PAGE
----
Bella Fontana

A weekly column about life in Bellefonte, PA, reprinted from the Centre Daily Times

Tuesday, August 02, 2005

Too bad chapeaus are now old hat

A video at the Historical Museum, "Bellefonte 1940," shows scenes of people entering and leaving different churches in town on a single Sunday morning. All the women and girls are wearing hats.

Times change. Scanning the packed pews of well-dressed worshippers at St. John's recently, I saw no hats at all.

It has been some years since the relaxation of the rule that women must cover their heads in church, but I can remember how strictly the nuns at our school observed it. In a pinch, I would have to bobby-pin a crumpled tissue to the top of my head.

Some authorities date the decline of hats to the lowering of automobile roofs, others to the beehive hairdo -- neither of which could accommodate a hat of any size. The informality of modern life is probably another factor, but whatever the cause, hats largely disappeared from the fashion scene by the end of the '60s.

A census report at the library from 1880 lists 10 milliners in the borough, when the population was just more than 3,000. Hatmaking was a respected business in this town.

Locals may recall Nelle Flack, who sold hats from the Katz Clothing Store on South Allegheny Street or Peg Sciabica, who ran a hat shop out of her home on East High Street.

When I helped set up a hat show at the Bellefonte Museum two summers ago, I thought of the women in town who were defined by their hats. Jean McGarvey, for instance, wore hats that had a certain defiant air, like Jean herself, from exclusive shops such as Mary Sachs in Harrisburg. Mrs. Covey wore flowered hats in a more romantic tradition. I never knew the lady from Logan Street who owned the blue cartwheel, but she had great style.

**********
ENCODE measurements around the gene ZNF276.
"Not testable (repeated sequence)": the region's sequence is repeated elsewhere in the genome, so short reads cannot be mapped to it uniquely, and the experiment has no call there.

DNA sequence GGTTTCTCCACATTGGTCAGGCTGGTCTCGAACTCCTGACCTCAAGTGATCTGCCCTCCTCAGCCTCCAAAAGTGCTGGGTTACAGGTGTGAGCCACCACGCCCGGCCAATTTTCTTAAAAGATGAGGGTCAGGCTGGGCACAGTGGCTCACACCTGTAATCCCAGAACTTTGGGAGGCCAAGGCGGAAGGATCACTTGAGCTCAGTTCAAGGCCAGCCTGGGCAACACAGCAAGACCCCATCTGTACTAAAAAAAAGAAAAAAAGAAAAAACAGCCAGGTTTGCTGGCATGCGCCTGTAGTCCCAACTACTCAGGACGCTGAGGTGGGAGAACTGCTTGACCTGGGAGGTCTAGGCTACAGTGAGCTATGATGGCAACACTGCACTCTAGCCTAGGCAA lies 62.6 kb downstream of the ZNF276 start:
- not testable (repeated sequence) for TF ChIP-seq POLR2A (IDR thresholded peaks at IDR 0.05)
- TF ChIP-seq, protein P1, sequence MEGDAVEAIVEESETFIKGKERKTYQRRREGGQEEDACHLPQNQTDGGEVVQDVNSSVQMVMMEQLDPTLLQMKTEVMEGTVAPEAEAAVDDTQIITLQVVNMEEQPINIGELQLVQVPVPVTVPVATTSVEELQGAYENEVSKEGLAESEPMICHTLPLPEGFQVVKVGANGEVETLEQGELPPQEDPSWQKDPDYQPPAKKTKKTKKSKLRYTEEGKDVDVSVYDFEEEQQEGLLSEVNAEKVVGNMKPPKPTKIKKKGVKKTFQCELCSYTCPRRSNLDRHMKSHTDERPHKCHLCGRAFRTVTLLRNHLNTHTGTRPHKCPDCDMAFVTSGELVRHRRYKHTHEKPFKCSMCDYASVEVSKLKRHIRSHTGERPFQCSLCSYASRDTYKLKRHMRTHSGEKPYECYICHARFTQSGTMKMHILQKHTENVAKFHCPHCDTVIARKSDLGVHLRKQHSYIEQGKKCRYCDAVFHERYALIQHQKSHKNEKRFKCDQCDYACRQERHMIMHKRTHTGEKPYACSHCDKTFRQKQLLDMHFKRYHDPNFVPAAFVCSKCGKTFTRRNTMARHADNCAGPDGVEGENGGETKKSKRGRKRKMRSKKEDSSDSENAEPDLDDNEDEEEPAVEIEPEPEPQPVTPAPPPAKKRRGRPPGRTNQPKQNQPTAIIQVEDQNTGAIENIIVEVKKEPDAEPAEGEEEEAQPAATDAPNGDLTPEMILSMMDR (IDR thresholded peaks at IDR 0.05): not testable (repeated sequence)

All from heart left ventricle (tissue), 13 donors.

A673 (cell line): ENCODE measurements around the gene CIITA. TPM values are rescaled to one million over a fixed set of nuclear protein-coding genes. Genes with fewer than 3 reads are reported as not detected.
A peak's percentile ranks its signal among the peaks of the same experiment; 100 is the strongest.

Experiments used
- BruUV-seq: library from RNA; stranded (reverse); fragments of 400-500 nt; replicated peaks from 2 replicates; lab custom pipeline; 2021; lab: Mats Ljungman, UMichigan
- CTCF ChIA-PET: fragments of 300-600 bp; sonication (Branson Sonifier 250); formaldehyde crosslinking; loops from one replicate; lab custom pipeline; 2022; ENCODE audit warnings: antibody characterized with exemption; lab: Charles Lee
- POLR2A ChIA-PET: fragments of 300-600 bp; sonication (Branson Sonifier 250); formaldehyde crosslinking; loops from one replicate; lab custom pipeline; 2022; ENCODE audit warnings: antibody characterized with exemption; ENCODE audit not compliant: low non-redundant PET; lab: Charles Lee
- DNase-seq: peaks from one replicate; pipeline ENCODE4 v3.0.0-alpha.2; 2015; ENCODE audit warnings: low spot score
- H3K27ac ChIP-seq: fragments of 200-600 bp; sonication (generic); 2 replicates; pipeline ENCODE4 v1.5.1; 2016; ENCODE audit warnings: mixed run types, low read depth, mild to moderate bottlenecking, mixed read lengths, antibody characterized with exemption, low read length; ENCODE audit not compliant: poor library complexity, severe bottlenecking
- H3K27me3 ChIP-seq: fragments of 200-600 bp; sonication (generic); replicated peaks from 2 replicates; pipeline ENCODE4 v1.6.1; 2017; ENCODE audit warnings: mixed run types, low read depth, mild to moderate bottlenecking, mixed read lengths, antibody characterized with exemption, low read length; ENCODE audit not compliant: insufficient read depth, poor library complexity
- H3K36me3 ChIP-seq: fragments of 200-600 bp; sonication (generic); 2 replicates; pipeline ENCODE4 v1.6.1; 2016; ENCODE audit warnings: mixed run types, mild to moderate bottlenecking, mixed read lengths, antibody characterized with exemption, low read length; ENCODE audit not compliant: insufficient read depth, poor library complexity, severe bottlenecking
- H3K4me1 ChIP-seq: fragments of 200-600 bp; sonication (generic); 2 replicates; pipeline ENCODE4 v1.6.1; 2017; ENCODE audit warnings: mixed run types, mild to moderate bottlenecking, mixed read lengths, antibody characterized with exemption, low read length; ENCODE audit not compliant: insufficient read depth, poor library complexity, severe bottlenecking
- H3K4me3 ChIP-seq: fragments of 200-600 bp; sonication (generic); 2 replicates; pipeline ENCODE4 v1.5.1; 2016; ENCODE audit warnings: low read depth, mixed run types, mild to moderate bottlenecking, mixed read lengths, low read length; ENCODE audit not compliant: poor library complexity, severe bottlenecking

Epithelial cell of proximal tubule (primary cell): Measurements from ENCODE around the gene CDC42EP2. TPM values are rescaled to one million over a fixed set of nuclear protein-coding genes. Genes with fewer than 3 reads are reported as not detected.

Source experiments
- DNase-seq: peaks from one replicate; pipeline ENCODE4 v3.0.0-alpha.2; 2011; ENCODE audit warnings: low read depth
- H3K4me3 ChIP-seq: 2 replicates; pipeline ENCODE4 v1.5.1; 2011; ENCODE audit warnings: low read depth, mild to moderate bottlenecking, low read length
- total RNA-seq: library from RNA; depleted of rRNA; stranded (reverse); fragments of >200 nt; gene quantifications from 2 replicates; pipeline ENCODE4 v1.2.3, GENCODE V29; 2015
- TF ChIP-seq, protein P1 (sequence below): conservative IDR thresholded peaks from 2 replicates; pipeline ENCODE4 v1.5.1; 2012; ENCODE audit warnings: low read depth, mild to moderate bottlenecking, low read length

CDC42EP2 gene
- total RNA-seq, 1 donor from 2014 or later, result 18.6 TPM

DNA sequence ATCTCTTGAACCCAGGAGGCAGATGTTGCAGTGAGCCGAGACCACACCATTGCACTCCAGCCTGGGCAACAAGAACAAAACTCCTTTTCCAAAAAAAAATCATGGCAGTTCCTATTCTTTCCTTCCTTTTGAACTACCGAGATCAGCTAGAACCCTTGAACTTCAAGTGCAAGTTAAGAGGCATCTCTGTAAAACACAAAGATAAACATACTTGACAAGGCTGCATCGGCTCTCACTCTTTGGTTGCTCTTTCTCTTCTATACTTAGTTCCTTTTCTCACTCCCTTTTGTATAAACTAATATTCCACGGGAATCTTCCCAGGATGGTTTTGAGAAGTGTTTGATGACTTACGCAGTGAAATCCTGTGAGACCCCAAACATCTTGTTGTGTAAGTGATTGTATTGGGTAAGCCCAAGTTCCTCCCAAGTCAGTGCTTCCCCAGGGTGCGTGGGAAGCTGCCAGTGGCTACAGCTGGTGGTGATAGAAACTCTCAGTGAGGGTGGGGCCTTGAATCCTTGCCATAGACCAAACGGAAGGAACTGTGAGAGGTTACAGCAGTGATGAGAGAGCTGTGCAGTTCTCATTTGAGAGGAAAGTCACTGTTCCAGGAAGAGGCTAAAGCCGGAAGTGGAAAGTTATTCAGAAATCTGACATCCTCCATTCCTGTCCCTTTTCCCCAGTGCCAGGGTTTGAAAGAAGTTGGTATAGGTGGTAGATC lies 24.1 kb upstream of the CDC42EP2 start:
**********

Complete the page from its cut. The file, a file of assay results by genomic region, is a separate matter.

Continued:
The specialty stores are gone, but FaithCentre Thrift Store has a few vintage hats on display. And the Plaza Centre has many more.

Victorian Rose has handmade Victorian hats from a company in California that has been making them for three generations. They look like confections, deliciously trimmed with feathers, ribbons and lace.

Carol Walker, owner of Victorian Rose, thinks hats are coming back. Recently, a bride sent out wedding invitations requesting that all female guests wear hats.

And there are now seven groups of the Red Hat Society in Bellefonte alone.

If the revolution arrives, I am ready. After selling more than 50 hats at my yard sale last summer and donating bags full to the thrift store, I still have about a 100 left.